We therefore find it strange in the context of the emerging dialogue, the recent warning and threat by the Inspector General of Police calling on Police formations in the South East to be on red alert and to crush peaceful expression of human rights and fundamental freedoms including the rights to peaceful assembly, freedom of movement, speech, etc. In all civilized societies, the Police and other law enforcement agents provide security cover for groups organizing protests and marches and only seek to disperse them, if they become violent or engage in the abuse of the rights of others. We note with regret the extra judicial killings and gross abuse of rights reported and recorded by members such as IPOB, MASSOB and BIM in their previous outings and validated by credible international human rights groups.
Nigeria since the aftermath of the civil war has been run on the basis of discrimination against merit, intelligence, hard work, integrity and honesty of purpose in wealth creation. The continuation of a quota system that discourages merit and entrenches a morality of the depths rather than encouraging backward parts of Nigeria to seek to improve their lot clearly demonstrates a failure of governance. We recall the recent exclusion of the South East in the new railway corridor; marginalization in key federal appointments, among others. We have moved from the pre-1966 independence federal structure to a tight and controlled unitary structure where supposed federating units hardly breathe and have ample space for innovation.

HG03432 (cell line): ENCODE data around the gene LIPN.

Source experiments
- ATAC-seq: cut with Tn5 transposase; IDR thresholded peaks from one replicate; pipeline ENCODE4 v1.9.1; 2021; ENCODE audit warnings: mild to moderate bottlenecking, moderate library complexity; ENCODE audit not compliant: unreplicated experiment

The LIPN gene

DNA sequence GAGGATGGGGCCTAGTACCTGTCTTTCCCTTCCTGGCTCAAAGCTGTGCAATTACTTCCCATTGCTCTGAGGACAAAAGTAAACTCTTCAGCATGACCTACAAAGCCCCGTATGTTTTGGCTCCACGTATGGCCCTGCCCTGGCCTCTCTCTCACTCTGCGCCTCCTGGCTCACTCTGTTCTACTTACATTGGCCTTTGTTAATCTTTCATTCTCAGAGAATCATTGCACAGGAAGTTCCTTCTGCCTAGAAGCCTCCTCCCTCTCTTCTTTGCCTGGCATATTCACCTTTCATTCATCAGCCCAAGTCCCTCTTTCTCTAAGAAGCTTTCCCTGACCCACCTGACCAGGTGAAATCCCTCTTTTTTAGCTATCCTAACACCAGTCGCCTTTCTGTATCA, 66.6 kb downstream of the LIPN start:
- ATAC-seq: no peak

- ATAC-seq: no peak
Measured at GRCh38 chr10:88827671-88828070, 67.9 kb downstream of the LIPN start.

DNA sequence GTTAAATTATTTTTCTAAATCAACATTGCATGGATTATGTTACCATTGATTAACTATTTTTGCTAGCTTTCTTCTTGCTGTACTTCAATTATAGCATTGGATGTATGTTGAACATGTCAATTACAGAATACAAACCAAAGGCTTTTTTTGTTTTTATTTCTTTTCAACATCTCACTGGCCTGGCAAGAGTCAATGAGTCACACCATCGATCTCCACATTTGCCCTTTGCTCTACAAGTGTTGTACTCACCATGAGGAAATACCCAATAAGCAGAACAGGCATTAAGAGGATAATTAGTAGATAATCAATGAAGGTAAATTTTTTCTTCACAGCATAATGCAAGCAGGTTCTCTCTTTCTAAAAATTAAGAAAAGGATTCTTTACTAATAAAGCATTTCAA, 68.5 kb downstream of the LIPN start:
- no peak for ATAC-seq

On the basis of the foregoing, we demand the following from the Federal Government and its agencies:
- To start the process of restructuring Nigeria to a true federal structure where the federating units are given the space to develop at their own pace. Great consideration should be given to the implementation of the 2014 National Conference report.
- To spend more time and resources strengthening the bonds that holds us together by righting the wrongs of history through giving life to the memory of those who lost their lives in the unfortunate civil war. The Federal Government is hereby called upon to declare May 30 every year, the date of the Biafran event as a public holiday in honour of the millions who died and as our way of collectively saying never again to avoidable bloodshed.